1887 - 1986 · United States
Prolific and innovative, Georgia O’Keeffe was a twentieth-century American painter, pioneer of American modernism and one of the first female painters acclaimed worldwide. Primarily known for her oil paintings, O’Keeffe also worked with watercolour, charcoal, and clay, especially in her youth and old age. Pushing the boundaries between figuration and abstractionism, she chose nature as the subject of exploration, in particular flowers and New Mexico desert features, such as bones, skulls, and rocks, which became icons in the American artistic landscape. She independently pursued her artistic research working with simplified shapes, lines, and vibrant colours and, through clever usage of magnification, enlarged the tiniest details making them appear abstract, even though derived from observation. After her art studies and a brief career as an art teacher, O’Keeffe moved to New York and joined the city’s dynamic art scene through the acquaintance with Alfred Stieglitz, photographer, gallery owner and, later, her husband.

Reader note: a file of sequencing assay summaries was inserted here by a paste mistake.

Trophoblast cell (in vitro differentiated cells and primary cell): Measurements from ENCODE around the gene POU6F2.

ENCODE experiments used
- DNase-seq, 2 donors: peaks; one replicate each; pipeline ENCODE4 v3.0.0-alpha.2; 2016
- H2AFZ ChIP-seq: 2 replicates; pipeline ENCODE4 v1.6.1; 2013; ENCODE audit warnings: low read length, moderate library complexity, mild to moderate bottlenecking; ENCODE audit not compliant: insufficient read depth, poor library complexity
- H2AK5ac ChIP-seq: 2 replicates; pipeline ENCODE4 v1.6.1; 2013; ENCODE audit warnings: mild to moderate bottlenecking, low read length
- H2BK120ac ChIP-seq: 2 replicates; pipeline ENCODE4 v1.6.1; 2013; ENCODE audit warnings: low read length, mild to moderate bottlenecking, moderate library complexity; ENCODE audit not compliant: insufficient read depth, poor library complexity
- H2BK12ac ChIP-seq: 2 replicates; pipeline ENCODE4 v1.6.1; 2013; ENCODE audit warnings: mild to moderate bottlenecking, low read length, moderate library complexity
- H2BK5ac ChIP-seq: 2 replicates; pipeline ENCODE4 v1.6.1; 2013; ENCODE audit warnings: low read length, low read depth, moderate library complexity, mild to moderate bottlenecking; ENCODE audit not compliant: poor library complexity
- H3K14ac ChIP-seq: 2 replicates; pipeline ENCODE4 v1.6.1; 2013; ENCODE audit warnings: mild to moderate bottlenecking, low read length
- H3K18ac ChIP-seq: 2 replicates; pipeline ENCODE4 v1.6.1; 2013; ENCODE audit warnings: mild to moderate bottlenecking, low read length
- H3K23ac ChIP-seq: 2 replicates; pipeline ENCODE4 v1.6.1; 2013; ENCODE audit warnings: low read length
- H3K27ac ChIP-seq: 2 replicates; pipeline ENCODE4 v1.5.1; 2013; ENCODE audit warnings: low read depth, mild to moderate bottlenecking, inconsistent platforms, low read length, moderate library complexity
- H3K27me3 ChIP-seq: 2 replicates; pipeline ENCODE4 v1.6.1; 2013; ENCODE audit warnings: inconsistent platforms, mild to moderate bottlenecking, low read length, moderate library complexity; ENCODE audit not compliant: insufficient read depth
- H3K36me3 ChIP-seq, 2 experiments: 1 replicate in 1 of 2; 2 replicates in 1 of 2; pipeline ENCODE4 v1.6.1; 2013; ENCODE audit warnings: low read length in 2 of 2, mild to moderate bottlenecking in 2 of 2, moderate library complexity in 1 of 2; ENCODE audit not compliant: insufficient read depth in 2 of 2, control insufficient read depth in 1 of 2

In 1929 the artist travelled for the first time to New Mexico which became her dearest place of inspiration and solace, enough to permanently move and live there until her death in 1986. Her work has been celebrated with several exhibitions and, in 1946, she became the first female artist to be the subject of a retrospective at MoMA. Nowadays, O’Keeffe’s works can be found in the collections of prestigious institutions, including the San Francisco Museum of Modern Art, the Hirshhorn Museum and Sculpture Garden in Washington, D.C., The Museum of Modern Art in New York, and the Georgia O’Keeffe Museum in New Mexico. In 2014 O’Keeffe’s “Jimson Weed/White Flower No.1” (1932) was sold for just above $44 million dollars, setting the world auction record for an artwork created by a female artist.